Are you using one of these passwords? Why you must change it immediately

If you’ve been using the same old passwords since you first set up your online accounts back in the 90s now could be a very good time to make some simple changes. It’s the annual World Password Day today and although it’s not the most exciting of events it’s a good reminder for us all to check how easy our codes are to crack. Despite endless warnings from security experts, it seems millions of us continue to make very simple errors when it comes to online safety including writing things down on paper and using passwords that are easy peasy to crack.

Codes such as “123456”, “qwerty” and “password” remain hugely popular as they are simple to remember but that also makes them a target for cyber thieves.

Another mistake many of us make is using a password that includes personal information such as birth dates or the name of a pet as this can make it simple to hack. According to a recent survey by Uswitch around 30 percent of us are doing exactly that and it could be putting many at risk.

Here’s a list of the most popular passwords complied by the UK’s National Cyber Security Centre and if you use any of these for your accounts then it’s a good idea to change them immediately.

TOP 10 WORST PASSWORDS

1 – 123456

2 – 123456789

3 – qwerty

4 – password

5 – 1111111

6 – 12345678

7 – abc123

8 – 1234567

9 – password1

10 – 12345

If you’re worried about your passwords then there’s plenty of advice to help get your accounts more secure. The security team at Check Point have released some really useful tips which are definitely worth following.

Here are their top tips to help you stay safe online:

Use a combination of characters: Having a password that is made up of simple phrases or of dates significant to the user’s personal life is very common practice. However, this habit seriously weakens a password as information such as birthdays can be easily found out by cybercriminals. Always use a random sequence made up of a combination of different numbers, letters, and symbols for each platform.

A different password for everything: With so many apps and services now requiring log in details, it’s tempting to repeat the same single password for all of them, but this is a bad idea. Just as we do not have the same key to open our home, office, or car we shouldn’t use the same password as this only makes it easier for hackers to “open” our entire digital life. If you find that it is difficult to remember them all, you can always employ the help of a password manager to help manage and generate different robust access codes.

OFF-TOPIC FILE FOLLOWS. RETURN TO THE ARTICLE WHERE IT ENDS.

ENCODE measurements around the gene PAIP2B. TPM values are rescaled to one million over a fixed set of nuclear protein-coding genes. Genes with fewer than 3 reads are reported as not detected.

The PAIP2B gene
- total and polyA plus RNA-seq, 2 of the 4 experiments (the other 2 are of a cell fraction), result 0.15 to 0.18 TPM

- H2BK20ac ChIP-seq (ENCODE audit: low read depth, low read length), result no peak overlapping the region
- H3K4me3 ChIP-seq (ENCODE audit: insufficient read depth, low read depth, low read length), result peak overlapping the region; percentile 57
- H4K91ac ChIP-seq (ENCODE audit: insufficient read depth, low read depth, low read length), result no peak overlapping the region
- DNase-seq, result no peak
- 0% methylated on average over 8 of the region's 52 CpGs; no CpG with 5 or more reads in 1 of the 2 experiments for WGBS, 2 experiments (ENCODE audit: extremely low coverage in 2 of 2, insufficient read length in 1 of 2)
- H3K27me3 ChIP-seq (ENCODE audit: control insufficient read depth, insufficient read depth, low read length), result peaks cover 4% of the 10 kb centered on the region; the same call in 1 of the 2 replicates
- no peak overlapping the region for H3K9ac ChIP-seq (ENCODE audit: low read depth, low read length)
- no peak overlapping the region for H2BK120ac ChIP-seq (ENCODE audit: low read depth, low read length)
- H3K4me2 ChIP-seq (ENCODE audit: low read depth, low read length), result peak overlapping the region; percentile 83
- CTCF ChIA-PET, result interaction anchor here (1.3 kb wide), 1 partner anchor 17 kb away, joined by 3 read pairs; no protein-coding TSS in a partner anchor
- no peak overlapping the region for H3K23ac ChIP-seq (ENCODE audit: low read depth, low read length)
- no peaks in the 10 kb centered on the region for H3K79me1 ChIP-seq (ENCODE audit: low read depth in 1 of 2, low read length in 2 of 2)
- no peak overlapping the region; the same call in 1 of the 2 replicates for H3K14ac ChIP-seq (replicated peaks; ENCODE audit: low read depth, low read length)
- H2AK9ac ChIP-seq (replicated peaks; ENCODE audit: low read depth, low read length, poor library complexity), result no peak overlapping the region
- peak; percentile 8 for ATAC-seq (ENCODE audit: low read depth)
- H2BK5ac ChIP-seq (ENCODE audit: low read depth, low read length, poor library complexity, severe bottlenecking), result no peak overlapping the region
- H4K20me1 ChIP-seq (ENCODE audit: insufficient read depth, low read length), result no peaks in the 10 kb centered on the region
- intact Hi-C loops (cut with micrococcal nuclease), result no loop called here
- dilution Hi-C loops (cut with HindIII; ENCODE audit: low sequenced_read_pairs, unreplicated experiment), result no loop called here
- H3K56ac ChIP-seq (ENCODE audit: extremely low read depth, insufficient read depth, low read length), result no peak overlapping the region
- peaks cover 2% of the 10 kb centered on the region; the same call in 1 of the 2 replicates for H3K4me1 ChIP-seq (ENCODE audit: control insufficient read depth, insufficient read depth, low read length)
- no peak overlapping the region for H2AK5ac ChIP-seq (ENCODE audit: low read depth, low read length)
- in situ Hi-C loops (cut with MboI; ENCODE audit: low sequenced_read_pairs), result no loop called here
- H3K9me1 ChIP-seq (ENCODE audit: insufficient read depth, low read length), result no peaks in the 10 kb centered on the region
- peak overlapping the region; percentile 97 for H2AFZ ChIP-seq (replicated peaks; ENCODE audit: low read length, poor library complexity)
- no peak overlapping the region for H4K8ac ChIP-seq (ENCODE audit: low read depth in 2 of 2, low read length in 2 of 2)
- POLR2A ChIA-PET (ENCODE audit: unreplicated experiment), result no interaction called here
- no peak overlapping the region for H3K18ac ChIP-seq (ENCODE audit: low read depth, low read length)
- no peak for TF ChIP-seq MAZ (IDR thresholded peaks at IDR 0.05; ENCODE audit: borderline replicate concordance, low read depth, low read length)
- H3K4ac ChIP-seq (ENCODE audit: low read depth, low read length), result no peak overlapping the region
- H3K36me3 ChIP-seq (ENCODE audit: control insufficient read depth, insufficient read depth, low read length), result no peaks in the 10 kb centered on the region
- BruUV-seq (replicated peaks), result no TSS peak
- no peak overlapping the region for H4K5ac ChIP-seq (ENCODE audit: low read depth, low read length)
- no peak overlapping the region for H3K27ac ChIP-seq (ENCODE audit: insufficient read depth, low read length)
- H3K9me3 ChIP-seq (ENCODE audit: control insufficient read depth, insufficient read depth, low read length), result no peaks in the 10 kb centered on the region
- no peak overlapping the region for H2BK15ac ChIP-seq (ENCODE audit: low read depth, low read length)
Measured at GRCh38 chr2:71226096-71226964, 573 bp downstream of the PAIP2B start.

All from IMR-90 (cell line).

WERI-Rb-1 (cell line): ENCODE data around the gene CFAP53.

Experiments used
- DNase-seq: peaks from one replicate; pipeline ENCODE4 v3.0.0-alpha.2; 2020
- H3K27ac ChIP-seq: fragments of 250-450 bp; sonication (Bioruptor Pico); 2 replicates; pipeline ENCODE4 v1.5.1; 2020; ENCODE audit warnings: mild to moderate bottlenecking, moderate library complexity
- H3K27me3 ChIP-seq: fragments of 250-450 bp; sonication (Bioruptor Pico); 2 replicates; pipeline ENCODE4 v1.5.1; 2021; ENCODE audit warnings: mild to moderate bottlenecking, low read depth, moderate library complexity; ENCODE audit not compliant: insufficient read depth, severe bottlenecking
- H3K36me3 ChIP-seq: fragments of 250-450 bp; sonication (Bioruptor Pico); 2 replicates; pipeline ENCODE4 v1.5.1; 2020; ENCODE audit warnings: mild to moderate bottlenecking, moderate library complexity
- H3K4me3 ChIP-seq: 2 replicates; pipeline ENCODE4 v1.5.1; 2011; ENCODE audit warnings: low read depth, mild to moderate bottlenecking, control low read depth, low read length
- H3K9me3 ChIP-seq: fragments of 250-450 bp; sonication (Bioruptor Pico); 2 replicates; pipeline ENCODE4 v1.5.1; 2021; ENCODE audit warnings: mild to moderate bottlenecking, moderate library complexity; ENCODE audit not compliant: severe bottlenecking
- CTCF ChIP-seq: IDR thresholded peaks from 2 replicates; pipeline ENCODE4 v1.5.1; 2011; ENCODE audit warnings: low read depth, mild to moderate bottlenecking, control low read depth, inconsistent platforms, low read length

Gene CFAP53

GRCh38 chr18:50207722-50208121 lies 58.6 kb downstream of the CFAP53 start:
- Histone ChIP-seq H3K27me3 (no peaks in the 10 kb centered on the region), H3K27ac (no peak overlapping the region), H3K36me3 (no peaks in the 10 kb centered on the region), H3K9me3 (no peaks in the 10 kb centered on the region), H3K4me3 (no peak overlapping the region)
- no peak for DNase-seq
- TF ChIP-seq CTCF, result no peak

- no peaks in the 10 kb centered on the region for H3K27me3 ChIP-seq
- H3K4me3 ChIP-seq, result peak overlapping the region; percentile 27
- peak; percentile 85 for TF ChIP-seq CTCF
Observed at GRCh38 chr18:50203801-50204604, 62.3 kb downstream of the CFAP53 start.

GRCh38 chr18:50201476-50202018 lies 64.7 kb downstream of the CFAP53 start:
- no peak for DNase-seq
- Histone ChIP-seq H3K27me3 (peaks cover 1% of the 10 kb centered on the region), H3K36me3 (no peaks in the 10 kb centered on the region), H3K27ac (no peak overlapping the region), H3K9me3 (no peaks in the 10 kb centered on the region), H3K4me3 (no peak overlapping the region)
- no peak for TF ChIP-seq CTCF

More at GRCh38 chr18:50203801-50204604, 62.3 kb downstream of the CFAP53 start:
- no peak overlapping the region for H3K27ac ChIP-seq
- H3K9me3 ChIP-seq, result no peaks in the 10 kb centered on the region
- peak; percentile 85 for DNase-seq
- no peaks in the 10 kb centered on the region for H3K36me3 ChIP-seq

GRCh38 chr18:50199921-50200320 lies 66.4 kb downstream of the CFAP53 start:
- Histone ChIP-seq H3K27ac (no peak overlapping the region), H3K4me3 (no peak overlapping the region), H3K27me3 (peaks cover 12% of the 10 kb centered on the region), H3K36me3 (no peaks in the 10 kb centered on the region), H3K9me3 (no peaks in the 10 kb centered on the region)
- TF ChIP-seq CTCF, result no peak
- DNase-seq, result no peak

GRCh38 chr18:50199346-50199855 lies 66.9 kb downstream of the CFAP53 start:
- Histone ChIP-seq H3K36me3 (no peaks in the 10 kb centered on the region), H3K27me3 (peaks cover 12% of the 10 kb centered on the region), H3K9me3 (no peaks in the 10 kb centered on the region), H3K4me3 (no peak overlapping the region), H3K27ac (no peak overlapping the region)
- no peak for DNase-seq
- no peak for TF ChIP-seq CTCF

The longer, the stronger: It’s true that the longer a combination is, the harder it is to remember. But it is one of the best ways to keep information safe so make sure to use at least 8 digits to tighten up security levels.

Make regular changes: Changing your password regularly may seem like an almost impossible challenge. However, this can be made easier by using the same basic pattern and adding different combinations from there. This way, it will be easier to remember and easier to change regularly.

• The two-factor authentication is your best friend: While taking all the above measures will certainly improve the effectiveness of a password, it is also essential to implement a two-factor authentication. This is because new threats are constantly surfacing, therefore to ensure you’re completely protected being made aware every time an attacker or unauthorized person wants to access your account will only improve your security.

“Every day, cybercriminals attempt to steal the passwords of hundreds of users, utilising techniques such as phishing emails to enable them to breach thousands of services and to steal credentials,” said Deryck Mitchelson, Field CISO at Check Point.

“While the methods continue to change, and the threats continue to evolve, there are still ways we can keep our data protected. By using World Password Day, as an opportunity to reevaluate the strength of our passwords and to bolster up our cybersecurity efforts, individuals can deter cybercriminals from getting access to their information and their devices.”

source: express.co.uk